Carol McCulley, assistant professor and reference and distance learning librarian, will present issues in the current debate about scholarly communication and its importance to the academic community.
"There is great concern over the ability of researchers to communicate their work rapidly and widely," said McCully, who has been at Linfield since 1996. "This is especially true in the science, technology and medical fields, which rely primarily on journals, but other fields are affected as well."
According to McCulley, a huge increase in the number and cost of journal subscriptions for libraries has had serious implications for scholarly communication. From 1986 to 2000, journal prices increased 226 percent, while books went up 66 percent. The Internet offers alternatives to publishing scholarly research, but raises questions about peer review, indexing and archiving. Alternative methods for communicating research have been instituted by the Scholarly Publishing and Academic Resources Coalition (SPARC), Stanford's HighWire Press and others.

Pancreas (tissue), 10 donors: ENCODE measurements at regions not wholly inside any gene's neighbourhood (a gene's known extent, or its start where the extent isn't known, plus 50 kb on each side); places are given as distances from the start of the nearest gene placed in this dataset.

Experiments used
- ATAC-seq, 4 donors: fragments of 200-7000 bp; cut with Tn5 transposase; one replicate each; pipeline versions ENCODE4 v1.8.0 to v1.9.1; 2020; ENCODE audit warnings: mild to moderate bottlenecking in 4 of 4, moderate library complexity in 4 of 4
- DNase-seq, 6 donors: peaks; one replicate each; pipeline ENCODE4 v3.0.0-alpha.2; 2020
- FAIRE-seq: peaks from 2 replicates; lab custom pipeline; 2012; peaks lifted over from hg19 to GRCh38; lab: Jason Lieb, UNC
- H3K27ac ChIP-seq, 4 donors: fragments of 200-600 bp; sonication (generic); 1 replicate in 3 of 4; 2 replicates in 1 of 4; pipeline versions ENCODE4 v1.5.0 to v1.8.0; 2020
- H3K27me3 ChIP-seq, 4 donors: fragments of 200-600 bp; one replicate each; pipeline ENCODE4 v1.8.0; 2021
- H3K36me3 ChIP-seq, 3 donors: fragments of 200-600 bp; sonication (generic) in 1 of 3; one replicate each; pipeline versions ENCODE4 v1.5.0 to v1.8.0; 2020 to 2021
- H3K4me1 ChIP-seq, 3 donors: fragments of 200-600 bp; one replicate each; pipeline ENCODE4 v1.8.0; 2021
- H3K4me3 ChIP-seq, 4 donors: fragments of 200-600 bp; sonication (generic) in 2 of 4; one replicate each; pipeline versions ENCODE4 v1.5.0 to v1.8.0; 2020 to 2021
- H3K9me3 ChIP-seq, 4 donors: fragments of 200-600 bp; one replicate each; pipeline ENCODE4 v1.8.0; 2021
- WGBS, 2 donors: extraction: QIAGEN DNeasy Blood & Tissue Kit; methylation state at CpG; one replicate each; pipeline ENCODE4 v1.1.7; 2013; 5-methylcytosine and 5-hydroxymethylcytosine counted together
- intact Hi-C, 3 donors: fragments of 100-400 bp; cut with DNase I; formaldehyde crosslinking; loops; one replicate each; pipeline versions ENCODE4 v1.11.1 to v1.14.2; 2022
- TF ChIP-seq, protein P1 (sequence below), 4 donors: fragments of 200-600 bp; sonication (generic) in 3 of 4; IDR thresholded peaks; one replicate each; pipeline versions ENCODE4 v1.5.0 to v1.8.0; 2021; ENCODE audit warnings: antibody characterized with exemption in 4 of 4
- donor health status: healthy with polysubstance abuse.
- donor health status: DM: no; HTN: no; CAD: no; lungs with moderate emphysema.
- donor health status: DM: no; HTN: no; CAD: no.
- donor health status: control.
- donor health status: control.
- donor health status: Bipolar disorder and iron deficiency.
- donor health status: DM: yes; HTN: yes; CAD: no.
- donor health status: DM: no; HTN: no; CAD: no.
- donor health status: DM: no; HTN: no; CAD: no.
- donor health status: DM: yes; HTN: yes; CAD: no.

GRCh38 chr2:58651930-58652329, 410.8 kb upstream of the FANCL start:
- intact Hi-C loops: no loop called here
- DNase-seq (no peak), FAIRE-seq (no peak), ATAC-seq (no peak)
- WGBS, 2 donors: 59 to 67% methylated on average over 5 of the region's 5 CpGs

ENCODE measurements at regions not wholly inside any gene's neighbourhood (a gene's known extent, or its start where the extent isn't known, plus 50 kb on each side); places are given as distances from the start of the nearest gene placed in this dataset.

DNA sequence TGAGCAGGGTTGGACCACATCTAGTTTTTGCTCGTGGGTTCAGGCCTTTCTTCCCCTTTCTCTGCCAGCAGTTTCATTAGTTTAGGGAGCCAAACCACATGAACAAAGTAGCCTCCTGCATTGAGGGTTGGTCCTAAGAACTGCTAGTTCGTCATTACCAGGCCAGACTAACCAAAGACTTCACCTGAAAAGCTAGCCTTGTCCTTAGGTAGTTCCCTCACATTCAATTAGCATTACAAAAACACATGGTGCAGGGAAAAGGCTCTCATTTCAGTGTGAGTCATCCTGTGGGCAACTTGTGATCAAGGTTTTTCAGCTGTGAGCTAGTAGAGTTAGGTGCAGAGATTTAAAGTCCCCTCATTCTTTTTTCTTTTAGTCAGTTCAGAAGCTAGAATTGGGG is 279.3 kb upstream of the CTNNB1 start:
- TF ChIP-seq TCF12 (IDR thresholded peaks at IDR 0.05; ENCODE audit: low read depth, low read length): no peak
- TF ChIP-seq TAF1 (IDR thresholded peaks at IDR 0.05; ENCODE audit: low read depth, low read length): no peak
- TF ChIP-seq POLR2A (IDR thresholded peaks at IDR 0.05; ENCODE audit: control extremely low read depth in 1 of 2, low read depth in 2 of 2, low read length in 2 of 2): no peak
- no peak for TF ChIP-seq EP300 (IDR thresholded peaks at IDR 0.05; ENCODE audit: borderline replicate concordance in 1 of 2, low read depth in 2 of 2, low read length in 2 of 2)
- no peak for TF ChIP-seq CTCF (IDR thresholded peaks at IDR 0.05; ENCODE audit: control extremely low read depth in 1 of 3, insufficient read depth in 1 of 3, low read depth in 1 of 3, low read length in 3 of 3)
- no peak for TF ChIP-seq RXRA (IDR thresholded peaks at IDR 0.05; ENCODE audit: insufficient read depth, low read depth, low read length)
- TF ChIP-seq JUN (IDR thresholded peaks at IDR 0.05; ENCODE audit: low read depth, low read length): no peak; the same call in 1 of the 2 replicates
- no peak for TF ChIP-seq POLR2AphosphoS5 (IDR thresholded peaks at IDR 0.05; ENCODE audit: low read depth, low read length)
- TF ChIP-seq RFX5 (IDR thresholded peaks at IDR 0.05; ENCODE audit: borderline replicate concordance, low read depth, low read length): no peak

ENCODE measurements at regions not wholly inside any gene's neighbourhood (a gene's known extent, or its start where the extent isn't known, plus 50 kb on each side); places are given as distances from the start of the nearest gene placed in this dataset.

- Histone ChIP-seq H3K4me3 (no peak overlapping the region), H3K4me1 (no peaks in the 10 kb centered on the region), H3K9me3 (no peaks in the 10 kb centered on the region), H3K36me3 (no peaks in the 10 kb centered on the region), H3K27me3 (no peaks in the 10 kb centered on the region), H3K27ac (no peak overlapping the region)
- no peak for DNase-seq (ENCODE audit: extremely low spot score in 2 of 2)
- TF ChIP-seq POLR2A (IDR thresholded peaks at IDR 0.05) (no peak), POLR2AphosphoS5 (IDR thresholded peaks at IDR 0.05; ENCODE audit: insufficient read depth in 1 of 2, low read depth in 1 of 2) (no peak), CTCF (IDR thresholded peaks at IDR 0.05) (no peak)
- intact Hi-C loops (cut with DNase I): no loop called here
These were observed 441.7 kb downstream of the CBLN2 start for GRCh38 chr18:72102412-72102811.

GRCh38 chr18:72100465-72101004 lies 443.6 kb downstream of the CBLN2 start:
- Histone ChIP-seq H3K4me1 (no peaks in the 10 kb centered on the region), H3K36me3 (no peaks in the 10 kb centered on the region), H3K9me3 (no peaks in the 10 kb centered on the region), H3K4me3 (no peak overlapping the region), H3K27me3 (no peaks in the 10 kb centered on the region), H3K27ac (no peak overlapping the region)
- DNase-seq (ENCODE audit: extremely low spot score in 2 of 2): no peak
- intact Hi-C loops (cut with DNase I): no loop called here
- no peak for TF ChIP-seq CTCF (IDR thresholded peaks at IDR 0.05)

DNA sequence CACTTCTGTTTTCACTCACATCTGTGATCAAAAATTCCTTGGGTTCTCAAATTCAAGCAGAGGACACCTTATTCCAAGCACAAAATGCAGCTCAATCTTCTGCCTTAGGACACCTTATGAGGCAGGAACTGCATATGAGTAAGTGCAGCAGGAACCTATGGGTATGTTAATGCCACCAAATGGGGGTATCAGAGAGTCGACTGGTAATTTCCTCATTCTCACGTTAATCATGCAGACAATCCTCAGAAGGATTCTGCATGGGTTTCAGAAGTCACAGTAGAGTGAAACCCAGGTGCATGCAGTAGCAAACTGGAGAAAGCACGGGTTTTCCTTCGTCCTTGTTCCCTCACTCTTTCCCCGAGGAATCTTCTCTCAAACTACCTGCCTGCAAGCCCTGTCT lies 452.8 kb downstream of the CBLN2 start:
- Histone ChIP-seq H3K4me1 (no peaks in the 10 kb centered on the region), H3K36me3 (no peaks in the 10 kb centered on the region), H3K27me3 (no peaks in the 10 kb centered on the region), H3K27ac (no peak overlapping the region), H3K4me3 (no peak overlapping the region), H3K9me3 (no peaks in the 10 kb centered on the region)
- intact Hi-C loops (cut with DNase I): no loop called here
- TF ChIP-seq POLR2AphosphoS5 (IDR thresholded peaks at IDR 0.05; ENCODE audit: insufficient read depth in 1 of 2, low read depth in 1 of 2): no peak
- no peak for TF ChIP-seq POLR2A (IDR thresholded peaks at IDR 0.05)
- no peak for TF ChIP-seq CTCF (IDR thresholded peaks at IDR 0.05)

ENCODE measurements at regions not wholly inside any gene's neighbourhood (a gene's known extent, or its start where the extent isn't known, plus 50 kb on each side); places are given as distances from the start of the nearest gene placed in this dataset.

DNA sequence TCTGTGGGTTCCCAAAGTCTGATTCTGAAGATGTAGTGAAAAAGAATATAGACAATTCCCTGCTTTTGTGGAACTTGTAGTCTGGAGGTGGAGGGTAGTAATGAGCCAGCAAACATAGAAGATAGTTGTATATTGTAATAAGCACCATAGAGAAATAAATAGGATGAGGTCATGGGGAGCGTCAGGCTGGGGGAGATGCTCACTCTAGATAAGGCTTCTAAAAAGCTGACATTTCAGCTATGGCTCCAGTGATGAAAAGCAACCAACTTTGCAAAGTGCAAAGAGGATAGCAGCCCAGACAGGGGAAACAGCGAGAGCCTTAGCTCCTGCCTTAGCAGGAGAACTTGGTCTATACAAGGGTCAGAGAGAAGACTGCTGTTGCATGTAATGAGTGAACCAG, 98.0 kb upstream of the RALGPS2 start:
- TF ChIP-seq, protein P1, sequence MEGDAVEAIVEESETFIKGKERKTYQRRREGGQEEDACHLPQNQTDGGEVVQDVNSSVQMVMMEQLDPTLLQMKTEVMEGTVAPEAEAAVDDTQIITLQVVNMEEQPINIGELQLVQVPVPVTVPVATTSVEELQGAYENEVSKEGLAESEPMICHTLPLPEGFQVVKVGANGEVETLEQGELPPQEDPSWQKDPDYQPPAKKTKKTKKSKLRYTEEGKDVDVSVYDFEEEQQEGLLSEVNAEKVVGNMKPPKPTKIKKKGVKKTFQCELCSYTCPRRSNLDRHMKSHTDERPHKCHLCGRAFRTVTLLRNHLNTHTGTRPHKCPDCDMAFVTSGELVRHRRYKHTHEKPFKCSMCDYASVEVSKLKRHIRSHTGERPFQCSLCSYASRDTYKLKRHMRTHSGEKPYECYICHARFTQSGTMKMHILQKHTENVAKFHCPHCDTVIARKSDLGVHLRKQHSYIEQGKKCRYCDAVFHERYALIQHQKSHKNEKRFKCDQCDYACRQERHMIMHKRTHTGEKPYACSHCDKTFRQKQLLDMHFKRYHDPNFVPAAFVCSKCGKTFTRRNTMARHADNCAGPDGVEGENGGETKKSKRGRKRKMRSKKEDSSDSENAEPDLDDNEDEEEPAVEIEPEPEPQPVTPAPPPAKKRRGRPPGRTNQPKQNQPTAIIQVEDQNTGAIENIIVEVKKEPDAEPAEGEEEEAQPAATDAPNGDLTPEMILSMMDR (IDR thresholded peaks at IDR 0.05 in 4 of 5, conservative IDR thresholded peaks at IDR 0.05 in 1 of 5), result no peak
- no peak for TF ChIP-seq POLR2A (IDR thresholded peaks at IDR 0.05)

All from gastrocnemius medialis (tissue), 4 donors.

Copyright, the key to where and when research articles are published, has become an important issue. McCulley said authors are being asked to consider signing limited copyright agreements, which would restrict the way in which publishers use their articles and could return control of the articles to the researchers after a certain period of time.
"The future of scholarly communication will depend upon the cooperation of researchers, publishers and libraries," McCulley said.
McCulley holds a BA in biology from Elmira College, a MS in microbiology from the Medical University of South Carolina and a MLS from Emporia State University.
The lecture is part of the Linfield faculty lecture series, which offers one presentation each month by members of the Linfield faculty. For more information, call 503-883-2409.